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Keeping Food Security on the Table at UN Climate Talks


#1

Keeping Food Security on the Table at UN Climate Talks

Denise Fontanilla, Chris Wright

GENEVA, Feb 13 2015 (IPS) - Food security has become a key issue of the U.N. climate negotiations this week in Geneva as a number of countries and observers raised concerns that recent advances in Lima are in jeopardy.

While food security is a core objective of the U.N. climate convention, it has traditionally been discussed in relation to adaptation.


#2

There is a simple solution to food security in Africa: recognize that there is no rural land in sub-Saharan Africa that belongs to an individual or even to a country. It belongs, collectively, to the people who live there, who have lived on the land for millenia, growing crops with what we now call agro-ecology and conservation agriculture methods. Millions of people in small villages in sub-Saharan Africa still live this way as if they were meant to be there, as if they were part of nature rather than this slouching beast mankind has become that thinks there is a technological solution to our irresponsibility that has so disrupted the finely balanced system of immeasureable complexity that life on Earth is.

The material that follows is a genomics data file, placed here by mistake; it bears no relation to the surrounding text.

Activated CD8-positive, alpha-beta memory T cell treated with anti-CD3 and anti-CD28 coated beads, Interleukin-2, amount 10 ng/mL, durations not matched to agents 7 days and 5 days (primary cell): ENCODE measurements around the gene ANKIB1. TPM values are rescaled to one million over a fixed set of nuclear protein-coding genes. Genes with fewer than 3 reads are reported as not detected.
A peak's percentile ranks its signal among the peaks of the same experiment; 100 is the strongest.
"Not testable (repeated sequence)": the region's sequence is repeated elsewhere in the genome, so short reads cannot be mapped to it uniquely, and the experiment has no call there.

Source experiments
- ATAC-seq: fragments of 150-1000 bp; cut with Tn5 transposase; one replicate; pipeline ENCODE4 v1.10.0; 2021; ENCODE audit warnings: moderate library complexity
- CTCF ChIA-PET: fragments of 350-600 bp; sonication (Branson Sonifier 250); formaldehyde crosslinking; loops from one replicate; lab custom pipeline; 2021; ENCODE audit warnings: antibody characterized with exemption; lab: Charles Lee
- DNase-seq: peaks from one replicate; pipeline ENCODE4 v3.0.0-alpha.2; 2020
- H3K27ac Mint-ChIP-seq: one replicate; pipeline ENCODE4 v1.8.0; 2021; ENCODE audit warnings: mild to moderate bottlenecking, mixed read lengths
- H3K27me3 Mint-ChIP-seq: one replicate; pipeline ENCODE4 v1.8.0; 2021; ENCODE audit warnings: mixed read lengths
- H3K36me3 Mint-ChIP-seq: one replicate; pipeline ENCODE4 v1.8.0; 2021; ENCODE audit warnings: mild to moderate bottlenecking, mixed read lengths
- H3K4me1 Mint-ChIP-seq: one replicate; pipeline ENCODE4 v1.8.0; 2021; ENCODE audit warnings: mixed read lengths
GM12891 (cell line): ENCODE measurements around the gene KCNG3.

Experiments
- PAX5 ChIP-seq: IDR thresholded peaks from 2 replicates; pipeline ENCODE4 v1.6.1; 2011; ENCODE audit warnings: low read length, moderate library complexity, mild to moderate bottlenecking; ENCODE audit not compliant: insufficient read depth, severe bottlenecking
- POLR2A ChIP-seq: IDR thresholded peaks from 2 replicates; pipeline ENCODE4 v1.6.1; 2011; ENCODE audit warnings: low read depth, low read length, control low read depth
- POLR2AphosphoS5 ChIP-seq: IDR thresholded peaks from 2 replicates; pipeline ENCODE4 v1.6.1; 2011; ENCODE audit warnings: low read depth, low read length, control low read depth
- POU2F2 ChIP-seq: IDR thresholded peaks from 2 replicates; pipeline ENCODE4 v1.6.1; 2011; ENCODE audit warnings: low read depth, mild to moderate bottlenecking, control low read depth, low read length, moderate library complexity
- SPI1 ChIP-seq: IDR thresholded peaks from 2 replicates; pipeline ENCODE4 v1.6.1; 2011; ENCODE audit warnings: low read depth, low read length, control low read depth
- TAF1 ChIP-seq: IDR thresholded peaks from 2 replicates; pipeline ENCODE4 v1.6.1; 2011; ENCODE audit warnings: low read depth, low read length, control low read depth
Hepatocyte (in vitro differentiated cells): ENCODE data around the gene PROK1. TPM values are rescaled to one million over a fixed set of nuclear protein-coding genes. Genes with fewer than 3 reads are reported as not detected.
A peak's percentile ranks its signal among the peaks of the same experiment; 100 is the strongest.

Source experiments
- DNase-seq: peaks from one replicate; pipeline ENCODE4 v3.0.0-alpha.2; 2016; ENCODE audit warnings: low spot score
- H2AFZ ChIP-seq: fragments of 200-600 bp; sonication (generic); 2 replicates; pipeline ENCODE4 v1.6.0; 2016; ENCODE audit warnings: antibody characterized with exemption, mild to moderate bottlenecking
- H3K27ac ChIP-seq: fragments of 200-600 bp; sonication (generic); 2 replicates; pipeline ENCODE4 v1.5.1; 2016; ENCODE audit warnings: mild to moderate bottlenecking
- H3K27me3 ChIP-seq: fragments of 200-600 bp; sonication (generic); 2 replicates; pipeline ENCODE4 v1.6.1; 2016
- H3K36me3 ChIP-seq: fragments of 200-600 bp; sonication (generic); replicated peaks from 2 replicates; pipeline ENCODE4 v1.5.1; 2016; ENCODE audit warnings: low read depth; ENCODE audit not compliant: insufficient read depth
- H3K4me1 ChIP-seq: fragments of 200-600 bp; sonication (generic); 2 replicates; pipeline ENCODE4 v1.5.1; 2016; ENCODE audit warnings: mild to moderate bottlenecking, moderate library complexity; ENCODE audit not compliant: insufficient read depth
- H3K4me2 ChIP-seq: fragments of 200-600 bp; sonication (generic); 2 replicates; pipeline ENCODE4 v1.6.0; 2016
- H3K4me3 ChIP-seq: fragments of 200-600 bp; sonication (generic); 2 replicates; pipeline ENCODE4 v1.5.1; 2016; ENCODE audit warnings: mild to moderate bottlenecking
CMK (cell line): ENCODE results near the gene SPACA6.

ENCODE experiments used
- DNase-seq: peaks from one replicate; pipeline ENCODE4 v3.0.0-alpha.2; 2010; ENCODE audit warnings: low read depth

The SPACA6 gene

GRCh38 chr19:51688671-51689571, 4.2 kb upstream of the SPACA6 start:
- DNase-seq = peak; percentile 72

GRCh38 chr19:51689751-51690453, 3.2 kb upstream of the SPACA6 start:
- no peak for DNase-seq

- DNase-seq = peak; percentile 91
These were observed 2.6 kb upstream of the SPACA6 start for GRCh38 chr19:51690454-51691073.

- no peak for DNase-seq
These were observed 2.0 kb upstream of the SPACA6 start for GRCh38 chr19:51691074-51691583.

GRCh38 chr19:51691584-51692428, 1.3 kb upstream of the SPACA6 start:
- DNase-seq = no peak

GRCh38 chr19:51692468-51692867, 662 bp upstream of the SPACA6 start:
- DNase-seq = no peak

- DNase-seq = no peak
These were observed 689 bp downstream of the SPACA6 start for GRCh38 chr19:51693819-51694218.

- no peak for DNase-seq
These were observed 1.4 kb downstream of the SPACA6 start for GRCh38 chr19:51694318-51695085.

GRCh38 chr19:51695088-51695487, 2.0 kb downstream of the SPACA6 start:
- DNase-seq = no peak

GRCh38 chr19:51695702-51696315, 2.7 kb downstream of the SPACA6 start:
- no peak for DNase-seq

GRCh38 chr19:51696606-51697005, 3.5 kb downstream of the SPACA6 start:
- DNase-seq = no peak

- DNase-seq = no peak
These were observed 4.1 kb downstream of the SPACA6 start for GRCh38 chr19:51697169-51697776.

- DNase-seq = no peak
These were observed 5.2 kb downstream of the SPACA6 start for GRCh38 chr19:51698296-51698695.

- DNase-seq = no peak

If we tried to learn from ancient people they might tell us (once again) that you cannot own land and you have no right to do anything to the land--grow crops, dig its gold, dam its rivers, unless you have walked in its forests and swam in its rivers and eaten its plants. If you don't then you won't understand what you have and what you are in danger of losing.

We need to leave Africa out of our geo or bio or any other engineering schemes. We can't keep our butterflies alive and have nothing to teach.


#4

And then there are those trade agreements which will make all this wonderful planning moot ....


#5

Hi Shiz,

i see that you have taken up heavy pushing of biochar as one of your "the answer" answers that you cling to.

Note that the critics referenced in this article see biochar as yet another mitigation "fix" that actually will serve to enable established colonialist and corporate powers to shunt off accountability by "accounting" for their carbon by "subtracting" biochar from their emissions. They also point out that it will serve to remove land from other uses including traditional low-impact agricultural practices:

"This, she fears, means that developed countries could supplement their mitigation goals with plans on purchasing land used for agriculture and turning it into biofuels or biochar. As Teresa added, if this was in fact to occur, it could affect poor and subsistence farmers, especially in developing countries.

“What we have learned from the biofuel land grab, it is always the hungriest, the poorest, the most marginalised who suffer the most. In the end, they get pushed off their land and thrown into poverty as they can’t afford the price of food.”"